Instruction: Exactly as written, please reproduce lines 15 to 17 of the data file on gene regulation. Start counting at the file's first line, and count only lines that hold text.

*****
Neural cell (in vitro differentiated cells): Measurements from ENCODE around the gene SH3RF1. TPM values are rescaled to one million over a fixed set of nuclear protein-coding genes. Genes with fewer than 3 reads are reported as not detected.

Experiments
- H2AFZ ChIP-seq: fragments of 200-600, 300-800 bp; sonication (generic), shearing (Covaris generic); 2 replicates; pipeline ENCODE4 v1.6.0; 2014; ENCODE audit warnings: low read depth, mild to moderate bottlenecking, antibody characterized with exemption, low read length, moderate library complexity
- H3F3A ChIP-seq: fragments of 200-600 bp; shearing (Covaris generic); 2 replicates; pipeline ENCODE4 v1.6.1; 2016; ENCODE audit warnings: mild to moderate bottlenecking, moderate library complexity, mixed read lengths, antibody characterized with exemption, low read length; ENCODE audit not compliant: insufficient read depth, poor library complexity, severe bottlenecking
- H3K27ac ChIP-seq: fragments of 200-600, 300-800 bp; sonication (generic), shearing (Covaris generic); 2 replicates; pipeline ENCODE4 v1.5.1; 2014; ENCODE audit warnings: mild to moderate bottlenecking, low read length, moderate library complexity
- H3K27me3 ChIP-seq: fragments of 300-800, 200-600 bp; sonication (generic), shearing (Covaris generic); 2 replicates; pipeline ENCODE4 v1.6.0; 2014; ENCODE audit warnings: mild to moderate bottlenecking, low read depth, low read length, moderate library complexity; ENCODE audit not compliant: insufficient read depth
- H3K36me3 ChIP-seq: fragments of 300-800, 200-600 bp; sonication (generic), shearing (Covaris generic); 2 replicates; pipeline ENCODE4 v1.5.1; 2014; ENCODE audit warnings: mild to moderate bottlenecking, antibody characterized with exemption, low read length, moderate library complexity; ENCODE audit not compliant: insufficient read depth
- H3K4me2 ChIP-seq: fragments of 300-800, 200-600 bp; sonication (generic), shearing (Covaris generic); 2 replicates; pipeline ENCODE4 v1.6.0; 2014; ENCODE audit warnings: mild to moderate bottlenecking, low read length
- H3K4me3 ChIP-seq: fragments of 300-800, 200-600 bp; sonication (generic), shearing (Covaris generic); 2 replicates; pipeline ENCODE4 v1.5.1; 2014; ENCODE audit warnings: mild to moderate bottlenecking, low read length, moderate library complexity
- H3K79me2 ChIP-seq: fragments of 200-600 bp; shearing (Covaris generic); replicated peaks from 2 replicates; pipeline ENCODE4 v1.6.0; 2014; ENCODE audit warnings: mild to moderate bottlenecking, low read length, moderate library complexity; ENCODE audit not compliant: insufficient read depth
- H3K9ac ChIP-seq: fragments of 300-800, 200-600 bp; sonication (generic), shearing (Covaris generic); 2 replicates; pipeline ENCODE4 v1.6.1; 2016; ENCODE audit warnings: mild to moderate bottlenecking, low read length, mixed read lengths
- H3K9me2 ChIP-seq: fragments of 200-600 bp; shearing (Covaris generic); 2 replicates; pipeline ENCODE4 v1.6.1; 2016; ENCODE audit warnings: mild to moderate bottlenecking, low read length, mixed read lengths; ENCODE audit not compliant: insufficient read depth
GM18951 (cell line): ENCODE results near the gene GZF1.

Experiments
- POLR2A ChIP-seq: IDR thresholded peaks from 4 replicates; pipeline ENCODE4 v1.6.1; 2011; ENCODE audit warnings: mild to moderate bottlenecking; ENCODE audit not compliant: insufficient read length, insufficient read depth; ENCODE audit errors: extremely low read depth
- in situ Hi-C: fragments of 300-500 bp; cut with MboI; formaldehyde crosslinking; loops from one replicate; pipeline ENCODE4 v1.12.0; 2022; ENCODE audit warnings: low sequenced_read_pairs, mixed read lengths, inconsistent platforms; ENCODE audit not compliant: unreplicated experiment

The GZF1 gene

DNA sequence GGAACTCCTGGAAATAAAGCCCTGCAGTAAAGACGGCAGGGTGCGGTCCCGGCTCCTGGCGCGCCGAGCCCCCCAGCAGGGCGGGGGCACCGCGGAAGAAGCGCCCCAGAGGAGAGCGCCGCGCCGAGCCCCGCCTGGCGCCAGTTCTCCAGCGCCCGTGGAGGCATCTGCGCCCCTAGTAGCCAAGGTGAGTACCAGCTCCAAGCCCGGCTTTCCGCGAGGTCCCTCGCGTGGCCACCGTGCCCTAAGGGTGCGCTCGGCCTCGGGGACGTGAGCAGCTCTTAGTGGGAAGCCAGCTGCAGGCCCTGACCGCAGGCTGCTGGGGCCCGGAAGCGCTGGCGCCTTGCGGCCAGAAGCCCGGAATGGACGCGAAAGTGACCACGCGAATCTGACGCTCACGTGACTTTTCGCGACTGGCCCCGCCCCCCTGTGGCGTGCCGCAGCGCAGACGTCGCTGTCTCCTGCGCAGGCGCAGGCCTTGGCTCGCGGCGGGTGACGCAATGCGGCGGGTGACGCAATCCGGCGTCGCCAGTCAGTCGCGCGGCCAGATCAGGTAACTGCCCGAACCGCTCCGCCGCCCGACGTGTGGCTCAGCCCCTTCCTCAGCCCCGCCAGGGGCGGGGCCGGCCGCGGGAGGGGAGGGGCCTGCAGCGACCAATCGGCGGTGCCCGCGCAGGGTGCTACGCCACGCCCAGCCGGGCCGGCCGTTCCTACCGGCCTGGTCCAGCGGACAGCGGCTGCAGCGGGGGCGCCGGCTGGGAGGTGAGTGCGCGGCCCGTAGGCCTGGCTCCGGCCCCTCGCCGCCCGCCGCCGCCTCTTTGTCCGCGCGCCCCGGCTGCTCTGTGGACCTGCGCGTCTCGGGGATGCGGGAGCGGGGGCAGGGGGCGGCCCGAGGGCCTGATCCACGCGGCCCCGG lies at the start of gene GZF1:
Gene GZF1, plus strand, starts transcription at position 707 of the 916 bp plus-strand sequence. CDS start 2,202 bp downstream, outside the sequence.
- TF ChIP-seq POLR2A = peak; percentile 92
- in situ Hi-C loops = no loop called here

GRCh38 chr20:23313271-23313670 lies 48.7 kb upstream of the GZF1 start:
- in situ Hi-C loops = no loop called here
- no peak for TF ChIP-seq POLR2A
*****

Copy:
- POLR2A ChIP-seq: IDR thresholded peaks from 4 replicates; pipeline ENCODE4 v1.6.1; 2011; ENCODE audit warnings: mild to moderate bottlenecking; ENCODE audit not compliant: insufficient read length, insufficient read depth; ENCODE audit errors: extremely low read depth
- in situ Hi-C: fragments of 300-500 bp; cut with MboI; formaldehyde crosslinking; loops from one replicate; pipeline ENCODE4 v1.12.0; 2022; ENCODE audit warnings: low sequenced_read_pairs, mixed read lengths, inconsistent platforms; ENCODE audit not compliant: unreplicated experiment

The GZF1 gene